MADIBA held education in high esteem.
Which is why Anglo American Platinum selected eight pupils from schools in mining communities to fly to London and attend Madiba’s 100th anniversary exhibition.
The exhibition showcases the life and times of Nelson Mandela, including the voices and opinions of Mzansi’s children and teens.
The pupils were selected as the winners of the Anglo American Platinum’s Tata Madiba and I competition.
Their entries had to capture their fondest memories of the late president Nelson Mandela by using crafts, drawings, poetry, paintings or by writing essays. The eight winners were selected based on how they articulated themselves in sharing their fond memories of the late Madiba.
Ted Muhajir, head of social performance at Anglo American Platinum, said: “The pupils were ambassadors representing both South Africa, the schools and their communities at the exhibition.
“The importance of supporting the communities around Anglo American Platinum operations is core to the mine’s ‘FutureSmart Mining Sustainability Strategy’.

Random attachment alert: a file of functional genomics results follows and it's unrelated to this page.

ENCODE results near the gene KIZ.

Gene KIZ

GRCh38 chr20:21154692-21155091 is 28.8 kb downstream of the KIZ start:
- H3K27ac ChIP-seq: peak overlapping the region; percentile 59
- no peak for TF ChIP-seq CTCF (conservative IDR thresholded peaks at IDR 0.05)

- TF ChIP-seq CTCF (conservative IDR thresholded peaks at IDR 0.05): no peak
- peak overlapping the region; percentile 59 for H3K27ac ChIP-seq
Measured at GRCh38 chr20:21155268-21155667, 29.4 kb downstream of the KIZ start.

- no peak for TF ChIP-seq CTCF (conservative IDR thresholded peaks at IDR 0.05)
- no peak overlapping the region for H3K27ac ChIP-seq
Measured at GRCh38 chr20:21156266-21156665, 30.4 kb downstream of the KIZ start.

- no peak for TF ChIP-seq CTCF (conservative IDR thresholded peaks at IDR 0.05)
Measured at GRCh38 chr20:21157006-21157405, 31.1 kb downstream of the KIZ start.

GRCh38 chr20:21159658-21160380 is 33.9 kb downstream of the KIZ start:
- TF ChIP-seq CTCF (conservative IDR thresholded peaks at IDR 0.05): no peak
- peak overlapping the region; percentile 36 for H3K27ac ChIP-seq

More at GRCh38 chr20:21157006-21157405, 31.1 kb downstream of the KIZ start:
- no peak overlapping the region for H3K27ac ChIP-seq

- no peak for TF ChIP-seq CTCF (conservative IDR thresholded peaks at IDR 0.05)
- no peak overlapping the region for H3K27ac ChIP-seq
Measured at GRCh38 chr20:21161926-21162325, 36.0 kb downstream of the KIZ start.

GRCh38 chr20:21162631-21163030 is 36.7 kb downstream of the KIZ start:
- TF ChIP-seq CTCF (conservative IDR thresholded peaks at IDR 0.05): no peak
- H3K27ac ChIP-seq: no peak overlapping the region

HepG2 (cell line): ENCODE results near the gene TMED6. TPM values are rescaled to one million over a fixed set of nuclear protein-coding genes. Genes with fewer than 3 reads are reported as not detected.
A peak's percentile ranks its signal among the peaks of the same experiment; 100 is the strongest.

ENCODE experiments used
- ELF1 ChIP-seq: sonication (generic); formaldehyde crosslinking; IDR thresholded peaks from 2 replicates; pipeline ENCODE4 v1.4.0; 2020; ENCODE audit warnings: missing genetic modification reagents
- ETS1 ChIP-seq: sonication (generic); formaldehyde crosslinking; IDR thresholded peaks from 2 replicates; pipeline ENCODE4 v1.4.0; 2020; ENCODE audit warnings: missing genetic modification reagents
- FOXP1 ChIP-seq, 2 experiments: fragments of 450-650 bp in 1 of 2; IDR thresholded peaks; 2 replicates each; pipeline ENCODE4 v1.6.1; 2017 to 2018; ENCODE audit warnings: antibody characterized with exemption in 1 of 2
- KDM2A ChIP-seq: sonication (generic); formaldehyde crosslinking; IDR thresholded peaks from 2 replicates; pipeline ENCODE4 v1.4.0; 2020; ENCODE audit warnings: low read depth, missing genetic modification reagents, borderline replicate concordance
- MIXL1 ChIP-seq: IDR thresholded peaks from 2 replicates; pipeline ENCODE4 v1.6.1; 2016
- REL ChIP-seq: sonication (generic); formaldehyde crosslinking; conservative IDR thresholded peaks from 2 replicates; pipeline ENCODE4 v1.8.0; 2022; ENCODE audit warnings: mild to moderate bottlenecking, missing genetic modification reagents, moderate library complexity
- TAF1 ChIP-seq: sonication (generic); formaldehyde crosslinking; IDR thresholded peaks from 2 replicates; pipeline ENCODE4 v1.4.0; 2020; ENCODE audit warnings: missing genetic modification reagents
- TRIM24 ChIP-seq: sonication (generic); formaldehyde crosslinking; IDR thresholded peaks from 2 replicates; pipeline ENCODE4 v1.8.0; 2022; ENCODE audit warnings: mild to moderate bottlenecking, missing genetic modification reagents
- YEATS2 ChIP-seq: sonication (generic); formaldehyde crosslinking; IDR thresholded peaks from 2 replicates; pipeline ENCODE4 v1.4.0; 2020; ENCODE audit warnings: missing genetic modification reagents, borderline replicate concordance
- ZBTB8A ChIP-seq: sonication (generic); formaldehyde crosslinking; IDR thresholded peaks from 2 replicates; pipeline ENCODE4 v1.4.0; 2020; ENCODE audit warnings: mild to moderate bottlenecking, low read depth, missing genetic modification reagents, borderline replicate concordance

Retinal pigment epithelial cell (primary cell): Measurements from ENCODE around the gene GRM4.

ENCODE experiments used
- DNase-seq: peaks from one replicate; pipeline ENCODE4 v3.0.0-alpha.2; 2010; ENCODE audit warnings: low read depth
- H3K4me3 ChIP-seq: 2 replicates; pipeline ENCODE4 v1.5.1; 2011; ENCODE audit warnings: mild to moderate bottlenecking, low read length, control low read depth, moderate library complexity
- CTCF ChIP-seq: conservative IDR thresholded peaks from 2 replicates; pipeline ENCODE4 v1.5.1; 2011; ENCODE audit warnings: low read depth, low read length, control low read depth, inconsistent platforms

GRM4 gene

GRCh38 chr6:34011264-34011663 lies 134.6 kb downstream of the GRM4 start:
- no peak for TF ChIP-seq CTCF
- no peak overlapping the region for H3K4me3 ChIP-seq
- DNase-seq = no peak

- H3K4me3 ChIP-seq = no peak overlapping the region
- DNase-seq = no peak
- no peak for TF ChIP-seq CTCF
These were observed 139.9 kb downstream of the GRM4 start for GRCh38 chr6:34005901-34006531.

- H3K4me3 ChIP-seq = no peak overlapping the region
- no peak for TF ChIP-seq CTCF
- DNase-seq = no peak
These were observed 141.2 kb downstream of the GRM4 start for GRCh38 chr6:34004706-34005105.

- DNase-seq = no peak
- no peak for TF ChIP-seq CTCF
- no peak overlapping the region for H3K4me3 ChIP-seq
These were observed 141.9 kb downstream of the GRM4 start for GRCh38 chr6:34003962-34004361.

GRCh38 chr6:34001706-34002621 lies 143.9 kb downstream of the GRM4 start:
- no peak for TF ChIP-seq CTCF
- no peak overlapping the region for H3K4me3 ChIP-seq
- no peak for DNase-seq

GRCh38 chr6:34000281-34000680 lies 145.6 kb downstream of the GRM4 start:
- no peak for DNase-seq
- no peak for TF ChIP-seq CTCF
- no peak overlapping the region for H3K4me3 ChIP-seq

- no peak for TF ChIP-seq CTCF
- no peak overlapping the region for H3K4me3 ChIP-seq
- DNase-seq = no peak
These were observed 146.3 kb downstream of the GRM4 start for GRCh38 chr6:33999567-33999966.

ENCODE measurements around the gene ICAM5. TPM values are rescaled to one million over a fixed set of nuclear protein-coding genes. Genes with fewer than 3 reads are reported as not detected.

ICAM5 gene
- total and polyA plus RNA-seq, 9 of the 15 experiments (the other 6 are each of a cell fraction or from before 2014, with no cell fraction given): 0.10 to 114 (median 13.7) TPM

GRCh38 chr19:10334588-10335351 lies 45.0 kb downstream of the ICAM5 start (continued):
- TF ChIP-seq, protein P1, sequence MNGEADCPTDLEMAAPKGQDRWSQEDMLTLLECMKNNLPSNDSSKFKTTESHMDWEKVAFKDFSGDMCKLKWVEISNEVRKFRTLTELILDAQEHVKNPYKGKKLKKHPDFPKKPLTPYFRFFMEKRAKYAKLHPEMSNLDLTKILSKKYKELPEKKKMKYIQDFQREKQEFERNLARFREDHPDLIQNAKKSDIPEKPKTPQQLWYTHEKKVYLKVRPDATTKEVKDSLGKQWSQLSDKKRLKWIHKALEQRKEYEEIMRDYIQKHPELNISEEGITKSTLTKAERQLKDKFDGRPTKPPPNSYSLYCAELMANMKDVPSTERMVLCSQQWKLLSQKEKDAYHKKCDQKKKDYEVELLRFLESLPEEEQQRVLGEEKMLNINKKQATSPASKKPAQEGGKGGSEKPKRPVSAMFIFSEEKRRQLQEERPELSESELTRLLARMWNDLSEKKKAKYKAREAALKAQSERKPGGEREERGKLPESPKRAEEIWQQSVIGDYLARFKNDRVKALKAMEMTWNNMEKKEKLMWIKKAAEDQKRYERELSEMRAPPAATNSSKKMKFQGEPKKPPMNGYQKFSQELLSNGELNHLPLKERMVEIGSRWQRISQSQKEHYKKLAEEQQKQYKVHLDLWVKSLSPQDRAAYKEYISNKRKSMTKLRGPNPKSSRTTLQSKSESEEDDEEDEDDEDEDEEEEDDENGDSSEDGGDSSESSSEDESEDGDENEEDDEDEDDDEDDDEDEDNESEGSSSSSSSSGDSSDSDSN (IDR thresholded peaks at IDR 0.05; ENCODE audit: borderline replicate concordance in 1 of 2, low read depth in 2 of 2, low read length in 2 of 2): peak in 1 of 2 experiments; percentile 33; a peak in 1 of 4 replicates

“Education is a community need the company has targeted for improvement. One of their goals is to make the targeted schools in the communities perform among the top 20% state schools by 2030.”
The importance of overall academic performance was highlighted by Tshukudu High School’s headmaster, Tshireletso Motheng, when he said: “Our school has been performing well in many areas but we were obviously ecstatic when some of our pupils were selected.”
Pupils Xiluva Mkansi, Onalenna Khunou, Thulisile Mdleleni, Litha Blayi and Keaboka Mathibe, from Tshukudu High School in Rustenburg, could not contain their excitement about the trip.
Litha Blayi said: “Nelson Mandela was a forgiver, unifier and a leader.
“I personally relate to those moral principles as I aspire to encourage and nurture these values in myself.”